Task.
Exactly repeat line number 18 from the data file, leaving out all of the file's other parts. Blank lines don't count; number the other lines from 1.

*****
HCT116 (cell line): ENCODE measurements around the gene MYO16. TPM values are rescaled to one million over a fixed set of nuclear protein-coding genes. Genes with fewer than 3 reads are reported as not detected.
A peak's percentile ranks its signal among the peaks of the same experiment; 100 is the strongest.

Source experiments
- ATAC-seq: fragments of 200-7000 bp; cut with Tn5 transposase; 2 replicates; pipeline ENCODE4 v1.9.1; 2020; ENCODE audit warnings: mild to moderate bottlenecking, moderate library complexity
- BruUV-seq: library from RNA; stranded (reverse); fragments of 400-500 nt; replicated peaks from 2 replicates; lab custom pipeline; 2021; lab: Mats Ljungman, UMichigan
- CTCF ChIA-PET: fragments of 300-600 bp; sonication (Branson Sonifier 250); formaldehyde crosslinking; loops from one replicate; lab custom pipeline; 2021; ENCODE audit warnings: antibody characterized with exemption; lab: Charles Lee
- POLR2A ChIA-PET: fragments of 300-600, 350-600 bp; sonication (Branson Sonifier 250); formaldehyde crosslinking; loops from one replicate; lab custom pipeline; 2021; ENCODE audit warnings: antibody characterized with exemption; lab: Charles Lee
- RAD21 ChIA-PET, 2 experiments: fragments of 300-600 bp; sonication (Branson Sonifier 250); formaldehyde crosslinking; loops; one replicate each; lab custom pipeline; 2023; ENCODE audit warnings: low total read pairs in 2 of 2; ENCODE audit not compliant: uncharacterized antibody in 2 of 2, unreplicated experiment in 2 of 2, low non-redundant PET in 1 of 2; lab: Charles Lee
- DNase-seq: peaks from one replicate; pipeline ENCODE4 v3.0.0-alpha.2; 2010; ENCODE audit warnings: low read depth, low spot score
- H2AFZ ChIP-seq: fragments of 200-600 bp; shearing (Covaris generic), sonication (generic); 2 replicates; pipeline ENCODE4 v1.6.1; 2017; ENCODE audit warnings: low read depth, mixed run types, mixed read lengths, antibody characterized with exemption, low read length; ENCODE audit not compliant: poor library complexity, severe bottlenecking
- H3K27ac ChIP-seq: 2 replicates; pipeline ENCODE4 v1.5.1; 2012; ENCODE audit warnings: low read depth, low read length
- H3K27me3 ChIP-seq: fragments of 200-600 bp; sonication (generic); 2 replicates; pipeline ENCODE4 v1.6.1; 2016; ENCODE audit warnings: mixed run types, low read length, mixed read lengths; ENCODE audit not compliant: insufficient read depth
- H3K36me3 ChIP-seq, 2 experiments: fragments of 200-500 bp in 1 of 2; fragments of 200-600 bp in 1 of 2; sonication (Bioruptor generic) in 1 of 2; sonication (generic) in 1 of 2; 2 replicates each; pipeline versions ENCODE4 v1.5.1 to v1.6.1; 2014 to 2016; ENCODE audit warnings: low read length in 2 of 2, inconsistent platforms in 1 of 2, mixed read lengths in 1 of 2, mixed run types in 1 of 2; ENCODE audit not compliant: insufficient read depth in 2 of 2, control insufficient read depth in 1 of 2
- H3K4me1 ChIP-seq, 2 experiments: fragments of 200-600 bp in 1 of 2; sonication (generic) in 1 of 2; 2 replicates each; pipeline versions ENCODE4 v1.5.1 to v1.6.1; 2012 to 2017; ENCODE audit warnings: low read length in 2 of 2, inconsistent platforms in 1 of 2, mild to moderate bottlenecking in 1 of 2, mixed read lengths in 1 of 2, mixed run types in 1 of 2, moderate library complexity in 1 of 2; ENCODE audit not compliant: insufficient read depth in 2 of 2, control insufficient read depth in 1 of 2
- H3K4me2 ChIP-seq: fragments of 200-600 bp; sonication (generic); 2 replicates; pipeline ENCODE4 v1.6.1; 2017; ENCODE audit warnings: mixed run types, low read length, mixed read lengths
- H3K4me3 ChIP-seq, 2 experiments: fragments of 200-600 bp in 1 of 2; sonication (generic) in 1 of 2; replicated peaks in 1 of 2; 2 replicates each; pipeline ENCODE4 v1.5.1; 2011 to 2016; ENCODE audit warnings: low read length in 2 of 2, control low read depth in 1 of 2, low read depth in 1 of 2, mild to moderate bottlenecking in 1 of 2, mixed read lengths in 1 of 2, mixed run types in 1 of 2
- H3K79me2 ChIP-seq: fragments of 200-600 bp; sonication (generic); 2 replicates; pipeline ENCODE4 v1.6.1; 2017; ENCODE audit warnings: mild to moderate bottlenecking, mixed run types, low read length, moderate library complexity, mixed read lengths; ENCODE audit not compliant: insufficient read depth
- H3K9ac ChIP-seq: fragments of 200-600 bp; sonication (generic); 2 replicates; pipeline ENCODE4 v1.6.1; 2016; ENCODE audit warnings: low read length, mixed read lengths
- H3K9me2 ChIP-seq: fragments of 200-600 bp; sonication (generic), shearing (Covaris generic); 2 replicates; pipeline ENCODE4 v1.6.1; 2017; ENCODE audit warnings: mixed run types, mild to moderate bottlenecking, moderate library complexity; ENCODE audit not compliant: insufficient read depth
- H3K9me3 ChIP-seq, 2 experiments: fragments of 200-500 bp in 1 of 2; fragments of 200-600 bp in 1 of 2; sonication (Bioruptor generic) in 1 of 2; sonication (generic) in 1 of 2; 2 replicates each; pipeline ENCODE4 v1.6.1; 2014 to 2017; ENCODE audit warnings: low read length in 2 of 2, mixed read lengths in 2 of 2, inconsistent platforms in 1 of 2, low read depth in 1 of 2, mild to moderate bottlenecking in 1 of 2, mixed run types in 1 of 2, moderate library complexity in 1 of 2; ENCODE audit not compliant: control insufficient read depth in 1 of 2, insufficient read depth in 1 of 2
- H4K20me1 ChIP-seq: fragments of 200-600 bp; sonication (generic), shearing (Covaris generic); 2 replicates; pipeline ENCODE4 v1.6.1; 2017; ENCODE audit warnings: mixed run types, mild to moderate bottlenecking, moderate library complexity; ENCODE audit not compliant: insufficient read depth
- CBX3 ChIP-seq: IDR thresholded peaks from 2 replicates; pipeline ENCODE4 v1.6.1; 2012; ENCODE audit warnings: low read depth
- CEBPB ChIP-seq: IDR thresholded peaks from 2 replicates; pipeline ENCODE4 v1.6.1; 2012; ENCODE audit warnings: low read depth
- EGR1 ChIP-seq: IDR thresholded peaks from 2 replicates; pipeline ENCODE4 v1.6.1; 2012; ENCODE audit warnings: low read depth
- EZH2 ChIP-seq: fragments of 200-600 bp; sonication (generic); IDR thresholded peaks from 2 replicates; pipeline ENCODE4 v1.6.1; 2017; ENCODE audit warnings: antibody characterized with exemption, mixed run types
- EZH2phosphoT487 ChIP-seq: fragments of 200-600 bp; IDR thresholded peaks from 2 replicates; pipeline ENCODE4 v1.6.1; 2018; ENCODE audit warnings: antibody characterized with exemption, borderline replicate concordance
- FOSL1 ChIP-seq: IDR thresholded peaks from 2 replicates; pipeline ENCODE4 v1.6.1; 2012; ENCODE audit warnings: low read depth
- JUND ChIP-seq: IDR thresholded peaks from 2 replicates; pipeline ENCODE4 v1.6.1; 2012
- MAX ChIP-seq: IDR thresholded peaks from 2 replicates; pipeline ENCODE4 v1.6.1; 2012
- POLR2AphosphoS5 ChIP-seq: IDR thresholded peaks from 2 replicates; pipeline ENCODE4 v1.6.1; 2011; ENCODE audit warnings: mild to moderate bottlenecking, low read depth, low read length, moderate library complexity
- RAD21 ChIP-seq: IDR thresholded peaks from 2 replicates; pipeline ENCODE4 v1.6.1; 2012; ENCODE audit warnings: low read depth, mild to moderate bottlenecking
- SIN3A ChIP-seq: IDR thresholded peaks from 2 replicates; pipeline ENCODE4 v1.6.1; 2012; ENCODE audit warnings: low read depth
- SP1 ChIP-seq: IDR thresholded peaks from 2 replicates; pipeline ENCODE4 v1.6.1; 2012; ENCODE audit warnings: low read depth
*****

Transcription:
- H3K9ac ChIP-seq: fragments of 200-600 bp; sonication (generic); 2 replicates; pipeline ENCODE4 v1.6.1; 2016; ENCODE audit warnings: low read length, mixed read lengths